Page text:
- License Plate: It is a good idea to make sure your license plate is tightly secured to your car before hitting the highway. The last thing you want to try to explain to the officer is where you think your license plate might have landed during your 2,000-mile journey. You will also want to make sure your registration decal is still attached, is current and not set to expire while you are on your trip.
- Car Horn: If you haven't honked your horn in a while you may want to give it a push to make sure it still works. It could mean the difference between an accident and just a close call if a driver doesn't look before they start moving into your lane.
- Leaks: Now is the time to check under your car for leaks. Place cardboard, newspaper, or aluminum foil underneath your car and let it sit overnight. When you check it in the morning you will be able to tell what is dripping and where it is dripping from. This valuable information can be used to repair your vehicle and stop the leaks. Any leaks in your vehicle should be addressed as soon as possible, whether you are going on a road trip or not. Slow leaks can turn into big leaks without notice and can lead to costly engine damage.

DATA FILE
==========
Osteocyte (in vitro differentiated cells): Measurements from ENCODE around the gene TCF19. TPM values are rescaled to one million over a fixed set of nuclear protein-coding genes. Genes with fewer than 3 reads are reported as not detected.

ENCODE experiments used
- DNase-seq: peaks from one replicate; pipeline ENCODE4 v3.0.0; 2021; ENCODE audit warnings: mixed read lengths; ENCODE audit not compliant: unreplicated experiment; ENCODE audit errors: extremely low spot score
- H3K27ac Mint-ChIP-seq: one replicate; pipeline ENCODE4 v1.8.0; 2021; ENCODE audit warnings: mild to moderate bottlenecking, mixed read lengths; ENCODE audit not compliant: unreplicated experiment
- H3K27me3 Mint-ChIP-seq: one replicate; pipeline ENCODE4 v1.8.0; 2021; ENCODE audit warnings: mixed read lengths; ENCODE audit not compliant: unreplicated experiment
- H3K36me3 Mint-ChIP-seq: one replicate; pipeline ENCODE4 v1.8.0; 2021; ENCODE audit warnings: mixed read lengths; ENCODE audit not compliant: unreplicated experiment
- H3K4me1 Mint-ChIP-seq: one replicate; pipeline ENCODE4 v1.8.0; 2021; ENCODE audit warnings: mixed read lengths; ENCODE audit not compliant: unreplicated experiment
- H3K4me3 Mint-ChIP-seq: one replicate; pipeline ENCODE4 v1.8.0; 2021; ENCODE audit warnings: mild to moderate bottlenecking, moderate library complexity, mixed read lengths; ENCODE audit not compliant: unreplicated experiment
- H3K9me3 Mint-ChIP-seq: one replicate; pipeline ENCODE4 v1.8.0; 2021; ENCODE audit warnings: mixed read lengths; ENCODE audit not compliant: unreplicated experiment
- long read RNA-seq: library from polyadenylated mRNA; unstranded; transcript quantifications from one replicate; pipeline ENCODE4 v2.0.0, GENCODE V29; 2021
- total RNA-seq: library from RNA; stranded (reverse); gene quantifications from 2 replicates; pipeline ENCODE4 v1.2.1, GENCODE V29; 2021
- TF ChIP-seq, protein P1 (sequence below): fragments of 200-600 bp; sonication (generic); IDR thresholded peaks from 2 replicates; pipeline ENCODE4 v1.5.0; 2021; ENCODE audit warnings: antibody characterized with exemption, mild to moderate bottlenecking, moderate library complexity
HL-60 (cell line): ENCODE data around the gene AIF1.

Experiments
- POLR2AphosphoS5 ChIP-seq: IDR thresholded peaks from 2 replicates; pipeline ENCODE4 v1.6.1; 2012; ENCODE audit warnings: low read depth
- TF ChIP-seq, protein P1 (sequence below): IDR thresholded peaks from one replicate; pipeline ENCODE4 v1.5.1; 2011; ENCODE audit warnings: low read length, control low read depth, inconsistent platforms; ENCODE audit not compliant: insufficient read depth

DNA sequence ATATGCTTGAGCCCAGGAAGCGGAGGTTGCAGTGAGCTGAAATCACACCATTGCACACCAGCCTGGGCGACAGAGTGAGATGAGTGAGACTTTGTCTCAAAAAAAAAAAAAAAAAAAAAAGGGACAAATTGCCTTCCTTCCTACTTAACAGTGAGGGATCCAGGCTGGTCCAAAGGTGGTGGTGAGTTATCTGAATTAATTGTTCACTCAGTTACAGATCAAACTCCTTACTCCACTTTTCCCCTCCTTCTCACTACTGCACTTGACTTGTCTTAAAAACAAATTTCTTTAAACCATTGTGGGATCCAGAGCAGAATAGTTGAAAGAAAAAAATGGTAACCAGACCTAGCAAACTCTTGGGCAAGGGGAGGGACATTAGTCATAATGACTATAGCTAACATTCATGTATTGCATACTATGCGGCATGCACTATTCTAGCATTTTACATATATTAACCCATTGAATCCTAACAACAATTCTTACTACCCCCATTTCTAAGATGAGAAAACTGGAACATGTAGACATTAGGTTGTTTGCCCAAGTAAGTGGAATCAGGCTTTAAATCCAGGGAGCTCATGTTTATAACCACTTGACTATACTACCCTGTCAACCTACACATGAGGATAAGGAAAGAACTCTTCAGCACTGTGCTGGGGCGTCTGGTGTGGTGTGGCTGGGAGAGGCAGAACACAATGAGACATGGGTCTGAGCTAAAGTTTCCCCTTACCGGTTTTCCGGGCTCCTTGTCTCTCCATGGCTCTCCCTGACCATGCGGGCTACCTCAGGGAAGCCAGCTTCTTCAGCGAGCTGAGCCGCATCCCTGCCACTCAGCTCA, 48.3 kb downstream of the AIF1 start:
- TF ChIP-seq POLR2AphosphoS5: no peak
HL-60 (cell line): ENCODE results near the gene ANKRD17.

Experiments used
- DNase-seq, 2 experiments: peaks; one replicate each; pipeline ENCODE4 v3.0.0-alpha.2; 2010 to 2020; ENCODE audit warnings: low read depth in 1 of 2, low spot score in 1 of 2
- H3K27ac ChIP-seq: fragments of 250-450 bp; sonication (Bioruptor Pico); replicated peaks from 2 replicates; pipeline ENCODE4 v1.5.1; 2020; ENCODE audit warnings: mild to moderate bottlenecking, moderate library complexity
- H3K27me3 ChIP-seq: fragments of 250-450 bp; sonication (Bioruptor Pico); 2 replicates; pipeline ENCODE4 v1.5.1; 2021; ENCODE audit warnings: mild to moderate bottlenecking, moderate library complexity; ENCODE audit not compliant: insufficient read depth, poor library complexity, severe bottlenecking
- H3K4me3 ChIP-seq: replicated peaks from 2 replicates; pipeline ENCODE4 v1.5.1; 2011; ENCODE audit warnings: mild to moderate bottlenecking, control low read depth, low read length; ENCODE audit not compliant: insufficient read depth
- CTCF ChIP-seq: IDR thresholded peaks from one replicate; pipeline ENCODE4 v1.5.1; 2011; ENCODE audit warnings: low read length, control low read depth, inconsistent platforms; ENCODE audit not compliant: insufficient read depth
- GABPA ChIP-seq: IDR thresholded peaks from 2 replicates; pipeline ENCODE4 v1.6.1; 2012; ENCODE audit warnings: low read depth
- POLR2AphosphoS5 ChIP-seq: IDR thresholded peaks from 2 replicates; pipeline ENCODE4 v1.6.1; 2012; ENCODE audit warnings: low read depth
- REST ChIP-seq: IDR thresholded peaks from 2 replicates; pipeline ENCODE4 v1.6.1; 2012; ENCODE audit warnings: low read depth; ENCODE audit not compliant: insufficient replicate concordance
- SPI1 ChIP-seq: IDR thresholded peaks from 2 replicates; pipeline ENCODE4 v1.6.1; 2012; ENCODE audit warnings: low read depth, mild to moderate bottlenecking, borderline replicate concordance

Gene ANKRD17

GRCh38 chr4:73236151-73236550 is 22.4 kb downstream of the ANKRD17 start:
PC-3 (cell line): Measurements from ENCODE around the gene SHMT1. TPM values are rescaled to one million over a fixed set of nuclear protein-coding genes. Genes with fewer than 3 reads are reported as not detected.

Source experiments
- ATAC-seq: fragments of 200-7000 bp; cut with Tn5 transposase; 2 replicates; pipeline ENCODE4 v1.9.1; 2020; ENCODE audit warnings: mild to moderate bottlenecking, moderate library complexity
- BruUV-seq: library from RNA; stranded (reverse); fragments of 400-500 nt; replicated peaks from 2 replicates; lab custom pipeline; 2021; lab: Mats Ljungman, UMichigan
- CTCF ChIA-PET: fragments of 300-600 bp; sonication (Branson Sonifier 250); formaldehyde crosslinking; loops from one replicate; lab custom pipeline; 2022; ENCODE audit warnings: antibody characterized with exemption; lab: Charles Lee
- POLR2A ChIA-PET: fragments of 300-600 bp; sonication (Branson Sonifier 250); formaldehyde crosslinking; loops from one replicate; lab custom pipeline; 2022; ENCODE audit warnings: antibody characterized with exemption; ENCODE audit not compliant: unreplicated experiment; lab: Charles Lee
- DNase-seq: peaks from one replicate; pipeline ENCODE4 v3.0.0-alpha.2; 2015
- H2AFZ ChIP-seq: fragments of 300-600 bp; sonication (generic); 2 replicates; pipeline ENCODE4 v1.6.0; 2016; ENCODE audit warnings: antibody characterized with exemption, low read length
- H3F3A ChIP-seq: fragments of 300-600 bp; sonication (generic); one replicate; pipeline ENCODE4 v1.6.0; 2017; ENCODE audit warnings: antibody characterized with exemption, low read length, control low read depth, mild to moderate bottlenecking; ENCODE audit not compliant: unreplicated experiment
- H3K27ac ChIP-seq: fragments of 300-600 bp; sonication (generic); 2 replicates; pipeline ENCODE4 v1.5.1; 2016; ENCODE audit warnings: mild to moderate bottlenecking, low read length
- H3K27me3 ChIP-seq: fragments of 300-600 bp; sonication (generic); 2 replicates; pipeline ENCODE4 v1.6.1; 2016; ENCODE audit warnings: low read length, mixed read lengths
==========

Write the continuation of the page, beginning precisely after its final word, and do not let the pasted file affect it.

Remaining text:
- Fluids: You will want to check ALL fluid levels, not just the gas, before you embark on the first 15-hour leg of your summer adventure.
o Oil: If your car is in need or will need an oil change soon, you should go ahead and take care of that before leaving on your road trip. If you have just had the oil changed you will want to at least check the oil levels and add more oil if needed.
o Transmission, Differential, Brake and Power Steering Fluids: You should check with your owner's manual for when these oils should be changed and their proper levels.